Enabling Environments: Let's explore... Chocolate

Easter offers a range of opportunities for teaching about chocolate, from cacao trees to the concept of fair trade, explains Marianne Sargent

The tradition of giving Easter eggs is rooted in the Christian festival that celebrates the resurrection of Christ. Originally the Christian Church forbade the eating of eggs during the holy week leading up to Easter Sunday. Eggs were saved and decorated and given to children as presents. As the tradition evolved, the decoration became more elaborate and eventually the first chocolate eggs were produced in France and Germany in the 19th century.

Nowadays, just as Christmas is associated with Santa, Easter is unavoidably linked with the Easter Bunny and children eagerly await this festival and all the chocolatey treats that come with it. But do they know where all those millions of eggs come from every year, how they are made and where they get their chocolatey flavour?


Explore how chocolate is made and where cacao comes from.

Adult role

- Show the children a selection of chocolate Easter eggs and some video of Easter eggs being produced. Tell them that you are going to learn about how chocolate is made.

- Show the children some photographs of cacao trees and explain that chocolate is made using cocoa beans that are taken from inside the pods that grow on these trees. Use a globe to explain that the cacao tree only grows in hot countries near the equator - for example, Ecuador. Show some photographs of equatorial rainforests. Ask what the weather might like in a rainforest. Point out Britain to show the children where we are in relation to equatorial countries. What is the weather like here? Do the children think it would be possible to grow cacao trees in Britain? Why? Why not?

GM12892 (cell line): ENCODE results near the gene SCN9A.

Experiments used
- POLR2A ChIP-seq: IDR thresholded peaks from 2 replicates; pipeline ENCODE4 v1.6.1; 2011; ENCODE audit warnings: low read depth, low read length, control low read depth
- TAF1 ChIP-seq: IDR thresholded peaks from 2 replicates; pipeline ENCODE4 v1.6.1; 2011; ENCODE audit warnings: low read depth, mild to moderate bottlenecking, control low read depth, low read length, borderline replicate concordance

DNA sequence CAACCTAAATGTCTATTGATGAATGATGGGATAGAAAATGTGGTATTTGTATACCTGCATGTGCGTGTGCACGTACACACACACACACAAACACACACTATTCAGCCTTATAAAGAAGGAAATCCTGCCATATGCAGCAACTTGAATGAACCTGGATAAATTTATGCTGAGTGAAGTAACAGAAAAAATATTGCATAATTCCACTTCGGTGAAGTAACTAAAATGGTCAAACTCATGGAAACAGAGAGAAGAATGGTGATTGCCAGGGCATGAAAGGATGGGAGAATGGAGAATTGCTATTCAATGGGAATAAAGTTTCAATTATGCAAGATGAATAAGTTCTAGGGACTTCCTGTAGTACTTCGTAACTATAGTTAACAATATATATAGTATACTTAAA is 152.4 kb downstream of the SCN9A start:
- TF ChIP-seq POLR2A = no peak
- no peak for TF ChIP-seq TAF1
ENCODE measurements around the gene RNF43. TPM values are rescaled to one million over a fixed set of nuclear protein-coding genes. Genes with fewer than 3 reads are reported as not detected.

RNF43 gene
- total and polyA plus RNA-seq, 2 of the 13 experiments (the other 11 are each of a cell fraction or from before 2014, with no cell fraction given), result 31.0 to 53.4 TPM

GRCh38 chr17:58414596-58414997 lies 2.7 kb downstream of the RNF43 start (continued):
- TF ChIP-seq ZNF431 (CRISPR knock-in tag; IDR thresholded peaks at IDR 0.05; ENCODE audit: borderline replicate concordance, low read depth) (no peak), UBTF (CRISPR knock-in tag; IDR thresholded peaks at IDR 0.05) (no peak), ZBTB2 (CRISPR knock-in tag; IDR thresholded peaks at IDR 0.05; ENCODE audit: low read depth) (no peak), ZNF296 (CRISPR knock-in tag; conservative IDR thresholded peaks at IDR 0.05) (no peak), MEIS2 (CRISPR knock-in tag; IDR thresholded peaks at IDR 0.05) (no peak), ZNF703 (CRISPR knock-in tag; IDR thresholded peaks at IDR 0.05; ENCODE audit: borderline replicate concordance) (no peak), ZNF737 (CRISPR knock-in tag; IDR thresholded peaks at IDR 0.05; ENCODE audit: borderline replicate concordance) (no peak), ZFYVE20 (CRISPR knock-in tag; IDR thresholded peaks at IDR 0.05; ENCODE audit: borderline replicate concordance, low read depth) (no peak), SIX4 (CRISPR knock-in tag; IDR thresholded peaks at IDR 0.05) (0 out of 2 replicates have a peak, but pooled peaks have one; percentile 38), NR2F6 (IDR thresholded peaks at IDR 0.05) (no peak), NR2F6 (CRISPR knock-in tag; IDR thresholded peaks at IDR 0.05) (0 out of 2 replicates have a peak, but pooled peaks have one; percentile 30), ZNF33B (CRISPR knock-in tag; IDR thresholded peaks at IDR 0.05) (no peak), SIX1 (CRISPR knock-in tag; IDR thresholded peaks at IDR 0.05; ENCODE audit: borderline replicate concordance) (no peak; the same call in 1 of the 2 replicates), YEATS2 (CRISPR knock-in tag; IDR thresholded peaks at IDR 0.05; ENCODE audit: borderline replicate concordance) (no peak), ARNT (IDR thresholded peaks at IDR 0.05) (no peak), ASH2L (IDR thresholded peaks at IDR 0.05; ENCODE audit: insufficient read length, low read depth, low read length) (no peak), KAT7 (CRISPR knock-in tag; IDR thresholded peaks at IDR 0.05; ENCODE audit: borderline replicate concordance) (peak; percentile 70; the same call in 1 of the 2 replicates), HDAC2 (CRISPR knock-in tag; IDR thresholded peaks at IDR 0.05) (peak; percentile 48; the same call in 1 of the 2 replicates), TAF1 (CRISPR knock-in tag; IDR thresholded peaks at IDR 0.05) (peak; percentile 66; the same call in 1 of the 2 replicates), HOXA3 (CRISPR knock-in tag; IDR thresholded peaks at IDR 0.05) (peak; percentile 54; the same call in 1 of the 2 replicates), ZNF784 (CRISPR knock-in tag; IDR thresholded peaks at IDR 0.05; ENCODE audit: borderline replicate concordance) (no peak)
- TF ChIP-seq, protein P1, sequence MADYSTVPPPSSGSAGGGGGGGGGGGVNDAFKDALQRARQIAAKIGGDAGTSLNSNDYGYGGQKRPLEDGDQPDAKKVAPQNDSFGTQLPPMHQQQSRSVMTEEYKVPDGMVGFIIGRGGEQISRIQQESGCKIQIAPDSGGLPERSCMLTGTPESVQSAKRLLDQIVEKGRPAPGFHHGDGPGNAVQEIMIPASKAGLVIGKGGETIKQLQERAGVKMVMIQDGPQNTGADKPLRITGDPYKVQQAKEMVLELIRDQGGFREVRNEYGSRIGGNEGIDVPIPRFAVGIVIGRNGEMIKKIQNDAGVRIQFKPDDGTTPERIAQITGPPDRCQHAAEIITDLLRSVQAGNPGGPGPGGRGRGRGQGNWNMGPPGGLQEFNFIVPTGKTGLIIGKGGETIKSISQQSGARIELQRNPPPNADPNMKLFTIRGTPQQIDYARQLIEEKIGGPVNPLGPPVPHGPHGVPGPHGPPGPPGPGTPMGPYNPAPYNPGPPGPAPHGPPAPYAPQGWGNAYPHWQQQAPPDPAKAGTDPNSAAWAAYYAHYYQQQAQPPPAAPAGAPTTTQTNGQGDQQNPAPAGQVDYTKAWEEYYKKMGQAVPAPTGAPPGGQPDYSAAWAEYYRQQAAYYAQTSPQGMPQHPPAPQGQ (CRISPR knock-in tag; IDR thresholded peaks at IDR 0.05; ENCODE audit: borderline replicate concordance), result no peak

- Show the children some pictures of the cocoa beans being dried and roasted. Explain that beans are then broken up into small pieces and the shells are thrown away. The middle of the bean (the nib) is the only part that is used. Show the children some cacao nibs and allow them to smell and touch them.

- Explain that the nibs are ground down to make a thick cream called cocoa liquor. Put some cacao nibs in a pestle and mortar and grind them down. Pass it around for the children to have a turn. Encourage them to describe what they can see and smell.

- Explain that the cocoa liquor is separated to make cocoa powder and cocoa butter, the main ingredients in chocolate. Show the children some examples and pass them around for them to touch and smell. Allow them to dip their fingers into the cocoa powder and taste it. What do they think? What does chocolate taste like? Does cocoa taste anything like chocolate? Why not? Does it taste bitter or sweet? What do the children think needs adding to make the cocoa taste better?

- Explain that other ingredients are added to make chocolate. These include milk, vanilla pods and sugar. Pass around some samples for the children to smell and taste.

- Finally, explain that it is various combinations of ingredients that make different types of chocolate. Share out the chocolate eggs to taste. Compare and describe the different colours and flavours.

Extension idea

Visit a chocolate factory if possible. What could be better than going to see the real thing? The following are open to school groups and offer educational tours:

- Cadbury World in Birmingham, www.cadburyworld.co.uk/schoolandgroups/schools

- The Chocolate Factory in Swansea, www.thechocfactory.co.uk/tours/primary_school_tours.html

- The Caffrey's Chocolate Warehouse in Dublin, www.chocolatewarehouse.ie/chocolate-workshops/school-tours.

Otherwise, do you have a local chocolatier or confectioner in the area? Perhaps they would be happy for small groups of children to visit and have a look behind the scenes.

Learning opportunities

CL: Extends vocabulary, especially by naming and describing.

UW: Uses senses and explores by linking together different approaches - looking, smelling, feeling, grinding and tasting.

UW: Talks about why things happen and how things work.


Find out about fair trade and bake cupcakes using Fairtrade ingredients.

Adult role

- Work with small groups of six children. Explain that you are going to make some chocolate Easter cupcakes using Fairtrade ingredients as follows: 100g margarine, 100g Fairtrade caster sugar, 75g self-raising flour, 25g Fairtrade cocoa powder and 2 eggs.

- Invite the children to help measure out the ingredients, pausing to point out the Fairtrade logo on the sugar and cocoa powder packaging.